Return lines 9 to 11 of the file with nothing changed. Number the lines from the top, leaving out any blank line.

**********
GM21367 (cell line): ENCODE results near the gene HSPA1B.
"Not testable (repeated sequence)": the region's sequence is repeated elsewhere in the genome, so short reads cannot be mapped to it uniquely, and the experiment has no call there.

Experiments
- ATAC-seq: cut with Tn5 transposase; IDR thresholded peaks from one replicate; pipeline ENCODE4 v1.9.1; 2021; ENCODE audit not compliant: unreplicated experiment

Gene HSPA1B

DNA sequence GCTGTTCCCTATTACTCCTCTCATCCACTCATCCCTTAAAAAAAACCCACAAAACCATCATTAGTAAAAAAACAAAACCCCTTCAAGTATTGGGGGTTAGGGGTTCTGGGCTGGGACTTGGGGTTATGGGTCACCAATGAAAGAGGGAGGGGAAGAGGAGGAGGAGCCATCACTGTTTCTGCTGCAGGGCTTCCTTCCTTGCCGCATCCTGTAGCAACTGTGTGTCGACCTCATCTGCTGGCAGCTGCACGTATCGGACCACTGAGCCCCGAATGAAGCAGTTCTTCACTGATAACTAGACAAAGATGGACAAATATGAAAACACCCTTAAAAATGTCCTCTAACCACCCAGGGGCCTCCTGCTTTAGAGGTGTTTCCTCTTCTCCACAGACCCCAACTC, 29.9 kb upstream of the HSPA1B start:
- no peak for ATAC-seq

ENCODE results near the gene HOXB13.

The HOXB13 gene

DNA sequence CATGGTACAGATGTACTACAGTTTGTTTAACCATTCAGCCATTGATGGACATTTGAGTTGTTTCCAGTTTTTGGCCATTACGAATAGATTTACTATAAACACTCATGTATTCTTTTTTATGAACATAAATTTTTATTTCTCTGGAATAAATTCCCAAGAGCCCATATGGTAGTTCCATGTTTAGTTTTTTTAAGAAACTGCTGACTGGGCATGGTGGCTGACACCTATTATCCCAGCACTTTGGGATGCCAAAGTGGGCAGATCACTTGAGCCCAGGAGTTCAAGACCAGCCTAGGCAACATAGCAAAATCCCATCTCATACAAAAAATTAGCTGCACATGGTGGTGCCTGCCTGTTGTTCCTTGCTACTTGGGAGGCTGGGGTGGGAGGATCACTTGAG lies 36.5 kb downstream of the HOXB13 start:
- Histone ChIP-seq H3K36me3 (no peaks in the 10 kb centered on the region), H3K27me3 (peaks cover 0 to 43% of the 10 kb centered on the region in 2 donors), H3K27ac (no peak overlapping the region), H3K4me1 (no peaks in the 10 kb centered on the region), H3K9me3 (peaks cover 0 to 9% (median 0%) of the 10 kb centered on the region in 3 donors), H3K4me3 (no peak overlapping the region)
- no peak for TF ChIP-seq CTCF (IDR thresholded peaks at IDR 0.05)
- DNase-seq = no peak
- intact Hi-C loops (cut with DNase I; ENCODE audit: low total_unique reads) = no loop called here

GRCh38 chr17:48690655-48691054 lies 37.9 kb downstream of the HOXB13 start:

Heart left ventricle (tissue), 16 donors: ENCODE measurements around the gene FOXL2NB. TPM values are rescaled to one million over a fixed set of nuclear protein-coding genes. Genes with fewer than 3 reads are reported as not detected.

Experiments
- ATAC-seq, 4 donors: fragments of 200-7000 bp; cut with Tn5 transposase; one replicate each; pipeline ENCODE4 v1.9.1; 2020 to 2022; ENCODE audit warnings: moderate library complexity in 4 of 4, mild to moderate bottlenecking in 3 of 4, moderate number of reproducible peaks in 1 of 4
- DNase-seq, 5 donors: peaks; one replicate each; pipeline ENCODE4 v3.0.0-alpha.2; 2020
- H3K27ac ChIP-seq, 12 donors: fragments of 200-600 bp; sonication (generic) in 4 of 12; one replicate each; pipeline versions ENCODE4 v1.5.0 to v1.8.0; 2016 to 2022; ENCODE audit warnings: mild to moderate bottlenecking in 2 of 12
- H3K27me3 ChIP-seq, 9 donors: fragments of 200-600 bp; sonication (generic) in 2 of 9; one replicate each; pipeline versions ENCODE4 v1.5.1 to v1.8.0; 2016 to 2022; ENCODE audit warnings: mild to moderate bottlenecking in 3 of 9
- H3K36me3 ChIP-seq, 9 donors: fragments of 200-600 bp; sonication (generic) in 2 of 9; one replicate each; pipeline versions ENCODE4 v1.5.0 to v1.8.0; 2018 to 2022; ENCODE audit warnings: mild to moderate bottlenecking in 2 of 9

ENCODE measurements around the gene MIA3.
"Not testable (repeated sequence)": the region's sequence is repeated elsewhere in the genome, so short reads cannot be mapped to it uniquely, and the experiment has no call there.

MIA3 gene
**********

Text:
The HOXB13 gene

DNA sequence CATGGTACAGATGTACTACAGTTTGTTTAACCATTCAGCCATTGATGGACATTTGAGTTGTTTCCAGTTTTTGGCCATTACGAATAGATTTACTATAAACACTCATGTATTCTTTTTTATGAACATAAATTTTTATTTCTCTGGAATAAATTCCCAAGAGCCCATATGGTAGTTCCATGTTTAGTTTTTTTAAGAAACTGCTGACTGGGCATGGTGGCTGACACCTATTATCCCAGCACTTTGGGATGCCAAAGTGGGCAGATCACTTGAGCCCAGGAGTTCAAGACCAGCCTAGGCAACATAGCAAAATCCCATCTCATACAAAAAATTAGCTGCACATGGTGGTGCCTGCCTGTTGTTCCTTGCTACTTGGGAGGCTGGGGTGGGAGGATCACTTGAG lies 36.5 kb downstream of the HOXB13 start:
- Histone ChIP-seq H3K36me3 (no peaks in the 10 kb centered on the region), H3K27me3 (peaks cover 0 to 43% of the 10 kb centered on the region in 2 donors), H3K27ac (no peak overlapping the region), H3K4me1 (no peaks in the 10 kb centered on the region), H3K9me3 (peaks cover 0 to 9% (median 0%) of the 10 kb centered on the region in 3 donors), H3K4me3 (no peak overlapping the region)